Mentions: We analyzed the peripheral blood, synovial fluid, and synovial tissue B cells of rheumatoid arthritis patients (n = 20, 10, and 5, respectively) using the genomic DNA- and cDNA-based fingerprinting assays to develop an understanding of the diversity of the B cells in these compartments. Figures 2 and 3 are illustrations of representative patients for whom concomitant blood and synovial fluid or blood and synovial tissue samples were available. In order to simplify the Figures, only the results for two large VH families (VH1 and VH3) and two small VH families (VH5 and VH6) are provided, although assays for each VH family and each major CH family (μ,γ, and α) were performed and revealed similar findings.

Bottom Line: These clonal expansions can involve resting, apparently memory B cells, as well as activated B cells.Furthermore, some of these individual expansions can persist over extended periods of time.A determination of the targets of these autoimmune reactions may provide valuable clues to help understand the immunopathogenesis of this disease

View Article: PubMed Central - HTML - PubMed

Affiliation: Department of Medicine, North Shore University Hospital, New York University School of Medicine, Manhasset, New York 11030, USA.

ABSTRACT
The present study was designed to analyze the level of B-cell clonal diversity in patients with rheumatoid arthritis by using HCDR3 (third complementarity determining region of the rearranged heavy chain variable region gene) length as a marker. A modified immunoglobulin VH gene fingerprinting method using either genomic DNA or complementary (c)DNA derived from B cells of the peripheral blood, synovial fluid, and tissues of several rheumatoid arthritis patients was employed. These assays permitted the detection and distinction of numerically expanded B-cell clones from activated but not numerically expanded B-cell clones. The present data suggest that B-cell clonal expansion is a common and characteristic feature of rheumatoid arthritis and that it occurs with increasing frequency from the blood to the synovial compartments, resulting in a narrowing of the clonal repertoire at the synovial level. These clonal expansions can involve resting, apparently memory B cells, as well as activated B cells. Furthermore, some of these individual expansions can persist over extended periods of time. These findings support the hypothesis that a chronic ongoing (auto)immune reaction is operative in rheumatoid arthritis and that this reaction, at least at the B-cell level, may be unique to each individual joint. A determination of the targets of these autoimmune reactions may provide valuable clues to help understand the immunopathogenesis of this disease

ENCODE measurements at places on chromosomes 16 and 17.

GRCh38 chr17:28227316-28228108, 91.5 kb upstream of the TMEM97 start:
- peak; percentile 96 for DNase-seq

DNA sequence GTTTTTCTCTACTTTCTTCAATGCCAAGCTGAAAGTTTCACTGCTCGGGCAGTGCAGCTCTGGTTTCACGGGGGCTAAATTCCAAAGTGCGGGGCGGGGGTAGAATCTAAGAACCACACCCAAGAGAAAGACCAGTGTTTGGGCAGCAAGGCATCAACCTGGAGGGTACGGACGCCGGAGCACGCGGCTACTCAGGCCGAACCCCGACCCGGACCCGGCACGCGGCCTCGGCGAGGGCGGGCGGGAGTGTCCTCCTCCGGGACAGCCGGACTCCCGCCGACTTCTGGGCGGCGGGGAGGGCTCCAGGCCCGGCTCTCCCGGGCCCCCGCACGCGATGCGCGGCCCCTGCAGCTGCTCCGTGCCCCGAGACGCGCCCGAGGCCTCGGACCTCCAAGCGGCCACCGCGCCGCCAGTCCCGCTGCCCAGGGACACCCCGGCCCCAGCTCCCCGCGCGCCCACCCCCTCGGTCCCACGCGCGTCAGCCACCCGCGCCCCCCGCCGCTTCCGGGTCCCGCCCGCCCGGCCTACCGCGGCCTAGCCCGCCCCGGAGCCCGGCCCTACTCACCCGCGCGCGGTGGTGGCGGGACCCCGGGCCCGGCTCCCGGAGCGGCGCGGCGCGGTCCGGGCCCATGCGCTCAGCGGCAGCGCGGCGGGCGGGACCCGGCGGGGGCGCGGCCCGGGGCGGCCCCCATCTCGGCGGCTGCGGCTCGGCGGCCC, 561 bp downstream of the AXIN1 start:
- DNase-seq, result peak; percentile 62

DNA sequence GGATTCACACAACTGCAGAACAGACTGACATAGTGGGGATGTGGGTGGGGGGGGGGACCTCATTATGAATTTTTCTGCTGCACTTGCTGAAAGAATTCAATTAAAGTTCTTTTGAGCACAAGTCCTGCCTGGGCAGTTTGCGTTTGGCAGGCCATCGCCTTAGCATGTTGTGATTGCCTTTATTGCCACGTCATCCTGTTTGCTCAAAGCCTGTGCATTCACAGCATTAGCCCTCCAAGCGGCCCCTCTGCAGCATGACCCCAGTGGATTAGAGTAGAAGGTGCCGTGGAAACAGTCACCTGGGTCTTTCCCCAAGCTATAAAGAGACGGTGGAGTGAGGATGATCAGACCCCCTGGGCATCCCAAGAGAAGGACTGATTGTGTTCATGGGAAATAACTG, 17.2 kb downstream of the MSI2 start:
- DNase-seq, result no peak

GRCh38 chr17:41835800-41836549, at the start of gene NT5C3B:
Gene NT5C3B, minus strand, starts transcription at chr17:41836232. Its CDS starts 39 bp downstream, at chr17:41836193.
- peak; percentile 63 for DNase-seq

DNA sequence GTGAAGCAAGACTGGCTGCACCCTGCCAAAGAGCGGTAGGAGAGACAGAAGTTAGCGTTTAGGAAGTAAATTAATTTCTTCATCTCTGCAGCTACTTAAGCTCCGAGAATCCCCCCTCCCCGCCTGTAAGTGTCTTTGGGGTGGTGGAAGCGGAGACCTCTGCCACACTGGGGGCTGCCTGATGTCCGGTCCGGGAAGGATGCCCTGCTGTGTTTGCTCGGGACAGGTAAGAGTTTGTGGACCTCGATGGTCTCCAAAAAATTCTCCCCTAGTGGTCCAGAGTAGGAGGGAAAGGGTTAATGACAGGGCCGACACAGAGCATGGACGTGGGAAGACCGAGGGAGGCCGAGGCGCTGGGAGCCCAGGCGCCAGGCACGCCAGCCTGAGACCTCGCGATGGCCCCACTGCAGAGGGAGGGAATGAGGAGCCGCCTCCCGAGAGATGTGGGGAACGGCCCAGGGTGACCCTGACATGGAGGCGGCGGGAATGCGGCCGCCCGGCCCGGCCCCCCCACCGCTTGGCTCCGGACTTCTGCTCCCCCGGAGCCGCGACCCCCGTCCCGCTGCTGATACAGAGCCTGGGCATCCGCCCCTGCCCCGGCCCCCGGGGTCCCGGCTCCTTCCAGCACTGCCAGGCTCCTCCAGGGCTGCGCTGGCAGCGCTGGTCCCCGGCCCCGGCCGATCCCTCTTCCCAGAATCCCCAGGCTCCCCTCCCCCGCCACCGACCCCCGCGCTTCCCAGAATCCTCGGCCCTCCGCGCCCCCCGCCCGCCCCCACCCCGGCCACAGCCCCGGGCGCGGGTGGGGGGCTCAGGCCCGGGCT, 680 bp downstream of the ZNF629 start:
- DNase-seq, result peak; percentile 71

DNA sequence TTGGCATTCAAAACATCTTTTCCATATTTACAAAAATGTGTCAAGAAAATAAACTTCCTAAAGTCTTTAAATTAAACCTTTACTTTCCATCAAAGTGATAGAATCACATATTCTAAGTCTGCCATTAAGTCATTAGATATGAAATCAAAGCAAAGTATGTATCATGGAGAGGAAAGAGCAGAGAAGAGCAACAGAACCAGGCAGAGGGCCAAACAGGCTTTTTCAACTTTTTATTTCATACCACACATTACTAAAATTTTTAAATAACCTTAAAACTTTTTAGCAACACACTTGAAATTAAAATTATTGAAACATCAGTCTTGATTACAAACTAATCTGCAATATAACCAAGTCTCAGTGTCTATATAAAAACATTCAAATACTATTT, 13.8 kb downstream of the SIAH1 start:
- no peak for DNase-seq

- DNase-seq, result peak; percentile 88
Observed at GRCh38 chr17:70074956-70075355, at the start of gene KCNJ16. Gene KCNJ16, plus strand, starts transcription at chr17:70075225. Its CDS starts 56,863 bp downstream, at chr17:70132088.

Show MeSH
Related in: MedlinePlus